Kids in the Hall. One of my favorite KITH trivia questions that you can still stump even the show’s biggest fans with — name the title of the ultra-catchy, punk-infused rock theme and the name of the band that sang it (Having an Average Weekend by Shadowy Men on a Shadowy Planet, and no, I didn’t have to look that up). From the second you hear that opening bass line, you knew exactly what kind of show you were going to get: An off-kilter, high-energy delight filled with stuff you may have never seen before. There are very few theme songs that fit its show more than this one.

Blossom. Let’s not kid ourselves, there was no excuse for watching Blossom no matter what age you were in 1991. I tried ’em all: “Six is hot.” “Anthony is actually funny.” “I was already watching Fresh Prince and couldn’t find the remote.” But the only thing that came close to a legitimate excuse was, “I can’t turn off the theme song.” If it weren’t for the train wreck of having to watch Blossom dance, I actually would be fighting for this song to be included in any list of top TV themes.

Love Monkey. We’ll likely never see Teddy Geiger again, and that’s probably a good thing. But three months before his song For You I Will hit the charts, it was the theme to yet another failed Tom Cavanaugh project:

Two Saturday morning bonuses:

Kidd Video. Yes, I’m the only one who remembers this Saturday morning cartoon TV show that focused on a teen band that gets trapped in some alternate, animated universe because … well, I can’t even remember why. What I can remember is making sure I was in front of the TV to watch the theme of this show every week, then turning it off.

OK, watching it now, I can safely say this is one my most embarrassing things I’ve ever supported in my life. So one more:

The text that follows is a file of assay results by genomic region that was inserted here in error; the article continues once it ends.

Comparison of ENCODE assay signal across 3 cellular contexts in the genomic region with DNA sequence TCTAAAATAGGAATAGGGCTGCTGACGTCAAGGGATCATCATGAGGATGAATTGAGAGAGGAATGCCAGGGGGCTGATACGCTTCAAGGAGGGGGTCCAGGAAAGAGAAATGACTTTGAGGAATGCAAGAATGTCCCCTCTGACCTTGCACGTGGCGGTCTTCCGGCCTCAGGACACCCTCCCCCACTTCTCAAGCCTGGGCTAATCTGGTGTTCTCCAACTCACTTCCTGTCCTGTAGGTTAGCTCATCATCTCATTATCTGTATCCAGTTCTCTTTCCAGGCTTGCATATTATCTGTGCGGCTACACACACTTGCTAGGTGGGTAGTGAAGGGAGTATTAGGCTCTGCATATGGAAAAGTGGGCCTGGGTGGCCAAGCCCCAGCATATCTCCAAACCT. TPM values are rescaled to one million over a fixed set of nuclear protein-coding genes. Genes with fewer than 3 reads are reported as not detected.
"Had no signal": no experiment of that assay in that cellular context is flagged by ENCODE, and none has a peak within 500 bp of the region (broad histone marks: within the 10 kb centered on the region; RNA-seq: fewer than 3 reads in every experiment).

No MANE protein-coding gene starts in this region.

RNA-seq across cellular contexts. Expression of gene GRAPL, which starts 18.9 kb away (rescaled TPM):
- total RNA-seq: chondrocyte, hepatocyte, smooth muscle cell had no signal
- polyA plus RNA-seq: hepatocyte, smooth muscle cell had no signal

California Dreams. Rightfully overshadowed by its bigger, better brother Saved By the Bell, California Dreams, however, had the better theme song. By far. Good thing since this gang was supposedly a professional band rather than SBTB’s two part-time, when-they’re-convenient bands Hot Sundae and the Zack Attack. At the very least, I can pretty confidently say this is the best Saturday morning theme songs, cartoon or otherwise. Equally embarrassing to admit I like, but at least there’s hot chicks in this.

I was equally as miffed with two exclusions from the site’s list of 12 great current theme songs, especially since there are about 13 shows right now with actual theme songs:

Rescue Me: Honestly, I might have bailed after about three episodes of Rescue Me if it wasn’t for the theme song. It was that haunting and it kept me coming back every week until the show grew on me to become a can’t-miss-it hour in the summer and one of the best shows on TV.

Entourage: Maybe the list was made with the qualification that it had to be an original song, because these are two of the make-no-mistake-there-shows-will-be-cool theme songs even if they weren’t specifically written for their shows. Up there with Kids in the Hall as theme songs that perfectly fit the show, no matter who it was written for.